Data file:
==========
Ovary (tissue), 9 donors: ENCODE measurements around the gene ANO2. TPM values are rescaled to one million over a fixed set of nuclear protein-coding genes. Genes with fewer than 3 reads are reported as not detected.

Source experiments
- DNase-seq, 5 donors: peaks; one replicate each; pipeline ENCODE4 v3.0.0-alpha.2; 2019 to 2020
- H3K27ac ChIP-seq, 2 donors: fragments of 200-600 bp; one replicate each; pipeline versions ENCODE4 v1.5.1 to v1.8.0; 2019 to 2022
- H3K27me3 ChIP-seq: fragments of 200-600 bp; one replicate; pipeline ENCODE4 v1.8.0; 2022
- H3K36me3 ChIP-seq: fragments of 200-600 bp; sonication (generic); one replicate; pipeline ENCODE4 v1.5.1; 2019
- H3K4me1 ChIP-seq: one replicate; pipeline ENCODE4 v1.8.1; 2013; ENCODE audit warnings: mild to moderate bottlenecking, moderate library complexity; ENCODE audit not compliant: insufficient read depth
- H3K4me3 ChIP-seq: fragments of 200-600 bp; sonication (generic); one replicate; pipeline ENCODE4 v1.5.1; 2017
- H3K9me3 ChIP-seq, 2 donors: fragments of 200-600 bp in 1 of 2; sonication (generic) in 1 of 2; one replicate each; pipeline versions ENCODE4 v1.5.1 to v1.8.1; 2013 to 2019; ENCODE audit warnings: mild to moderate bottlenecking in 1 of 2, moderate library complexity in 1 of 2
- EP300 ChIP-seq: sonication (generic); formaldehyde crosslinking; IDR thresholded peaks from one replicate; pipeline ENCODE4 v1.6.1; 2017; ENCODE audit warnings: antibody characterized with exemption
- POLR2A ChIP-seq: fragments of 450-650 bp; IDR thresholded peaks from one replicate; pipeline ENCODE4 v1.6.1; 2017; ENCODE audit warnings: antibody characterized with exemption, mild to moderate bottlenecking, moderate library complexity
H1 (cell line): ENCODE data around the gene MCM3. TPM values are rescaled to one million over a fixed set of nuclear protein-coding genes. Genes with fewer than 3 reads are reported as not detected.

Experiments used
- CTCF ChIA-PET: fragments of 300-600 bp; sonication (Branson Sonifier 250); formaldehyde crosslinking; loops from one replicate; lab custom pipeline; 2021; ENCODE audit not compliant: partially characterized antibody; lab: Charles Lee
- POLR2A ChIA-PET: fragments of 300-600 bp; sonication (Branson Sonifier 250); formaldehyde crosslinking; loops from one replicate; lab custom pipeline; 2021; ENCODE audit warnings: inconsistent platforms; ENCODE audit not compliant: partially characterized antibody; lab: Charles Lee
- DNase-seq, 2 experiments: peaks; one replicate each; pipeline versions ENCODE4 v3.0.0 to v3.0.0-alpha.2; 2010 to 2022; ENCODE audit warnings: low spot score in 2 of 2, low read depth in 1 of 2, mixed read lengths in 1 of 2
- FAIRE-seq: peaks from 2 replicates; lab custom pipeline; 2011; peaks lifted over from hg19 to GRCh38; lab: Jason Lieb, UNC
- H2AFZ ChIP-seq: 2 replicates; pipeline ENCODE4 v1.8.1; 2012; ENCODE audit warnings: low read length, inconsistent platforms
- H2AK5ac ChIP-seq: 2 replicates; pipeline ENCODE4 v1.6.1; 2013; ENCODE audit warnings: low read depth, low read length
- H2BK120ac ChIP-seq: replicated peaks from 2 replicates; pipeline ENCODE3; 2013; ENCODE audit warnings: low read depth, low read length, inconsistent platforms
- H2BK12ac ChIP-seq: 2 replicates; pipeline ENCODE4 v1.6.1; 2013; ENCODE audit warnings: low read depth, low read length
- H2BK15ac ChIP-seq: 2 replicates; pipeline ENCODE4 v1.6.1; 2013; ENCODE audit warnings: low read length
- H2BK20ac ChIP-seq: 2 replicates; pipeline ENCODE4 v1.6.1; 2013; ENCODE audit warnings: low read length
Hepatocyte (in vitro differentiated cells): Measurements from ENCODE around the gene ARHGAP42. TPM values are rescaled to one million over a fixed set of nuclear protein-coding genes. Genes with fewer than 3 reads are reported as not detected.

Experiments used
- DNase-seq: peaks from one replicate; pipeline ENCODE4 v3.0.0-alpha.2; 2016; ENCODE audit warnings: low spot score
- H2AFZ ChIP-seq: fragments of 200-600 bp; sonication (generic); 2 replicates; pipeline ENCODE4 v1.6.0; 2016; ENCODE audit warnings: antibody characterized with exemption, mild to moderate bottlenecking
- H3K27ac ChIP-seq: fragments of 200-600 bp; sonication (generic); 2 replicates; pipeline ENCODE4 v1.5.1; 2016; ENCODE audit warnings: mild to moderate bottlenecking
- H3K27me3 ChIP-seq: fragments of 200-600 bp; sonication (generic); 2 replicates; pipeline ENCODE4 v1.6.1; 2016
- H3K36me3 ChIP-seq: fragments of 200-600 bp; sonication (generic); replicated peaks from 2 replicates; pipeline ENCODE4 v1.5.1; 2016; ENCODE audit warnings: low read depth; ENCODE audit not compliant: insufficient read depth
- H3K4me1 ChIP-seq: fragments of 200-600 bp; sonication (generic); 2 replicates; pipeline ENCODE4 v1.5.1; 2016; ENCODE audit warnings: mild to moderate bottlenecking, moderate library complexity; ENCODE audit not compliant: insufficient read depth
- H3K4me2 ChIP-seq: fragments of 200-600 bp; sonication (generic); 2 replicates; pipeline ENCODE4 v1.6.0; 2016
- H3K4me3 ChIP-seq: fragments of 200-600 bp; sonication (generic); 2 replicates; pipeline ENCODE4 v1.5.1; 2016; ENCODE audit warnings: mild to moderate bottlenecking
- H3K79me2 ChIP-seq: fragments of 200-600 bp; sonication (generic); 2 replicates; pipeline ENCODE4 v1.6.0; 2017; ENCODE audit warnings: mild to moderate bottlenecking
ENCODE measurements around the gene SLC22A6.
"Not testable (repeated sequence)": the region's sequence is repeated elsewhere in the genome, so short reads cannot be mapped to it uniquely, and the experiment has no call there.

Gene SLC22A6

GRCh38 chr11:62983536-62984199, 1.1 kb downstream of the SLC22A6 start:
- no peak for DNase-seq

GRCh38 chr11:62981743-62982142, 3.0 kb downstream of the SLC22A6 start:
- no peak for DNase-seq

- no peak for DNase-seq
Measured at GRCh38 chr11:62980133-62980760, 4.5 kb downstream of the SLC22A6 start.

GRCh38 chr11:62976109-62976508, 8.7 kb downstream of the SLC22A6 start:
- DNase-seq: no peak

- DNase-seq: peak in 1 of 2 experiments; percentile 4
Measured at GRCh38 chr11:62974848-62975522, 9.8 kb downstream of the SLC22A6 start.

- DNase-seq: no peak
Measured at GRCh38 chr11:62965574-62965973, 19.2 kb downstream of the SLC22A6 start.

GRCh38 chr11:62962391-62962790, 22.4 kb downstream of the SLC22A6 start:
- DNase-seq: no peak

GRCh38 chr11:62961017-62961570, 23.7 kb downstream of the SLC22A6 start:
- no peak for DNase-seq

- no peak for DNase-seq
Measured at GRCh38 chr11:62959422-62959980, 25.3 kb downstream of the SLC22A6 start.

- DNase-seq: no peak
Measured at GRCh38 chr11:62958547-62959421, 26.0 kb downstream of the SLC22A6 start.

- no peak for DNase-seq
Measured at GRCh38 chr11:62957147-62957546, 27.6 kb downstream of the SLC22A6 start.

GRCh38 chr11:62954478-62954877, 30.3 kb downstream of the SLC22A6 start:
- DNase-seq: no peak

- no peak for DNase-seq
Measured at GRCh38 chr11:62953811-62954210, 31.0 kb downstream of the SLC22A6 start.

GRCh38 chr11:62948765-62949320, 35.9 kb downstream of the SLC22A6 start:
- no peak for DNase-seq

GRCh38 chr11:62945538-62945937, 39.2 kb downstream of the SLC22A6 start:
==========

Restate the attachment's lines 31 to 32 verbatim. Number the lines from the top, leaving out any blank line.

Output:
- H3K4me1 ChIP-seq: fragments of 200-600 bp; sonication (generic); 2 replicates; pipeline ENCODE4 v1.5.1; 2016; ENCODE audit warnings: mild to moderate bottlenecking, moderate library complexity; ENCODE audit not compliant: insufficient read depth
- H3K4me2 ChIP-seq: fragments of 200-600 bp; sonication (generic); 2 replicates; pipeline ENCODE4 v1.6.0; 2016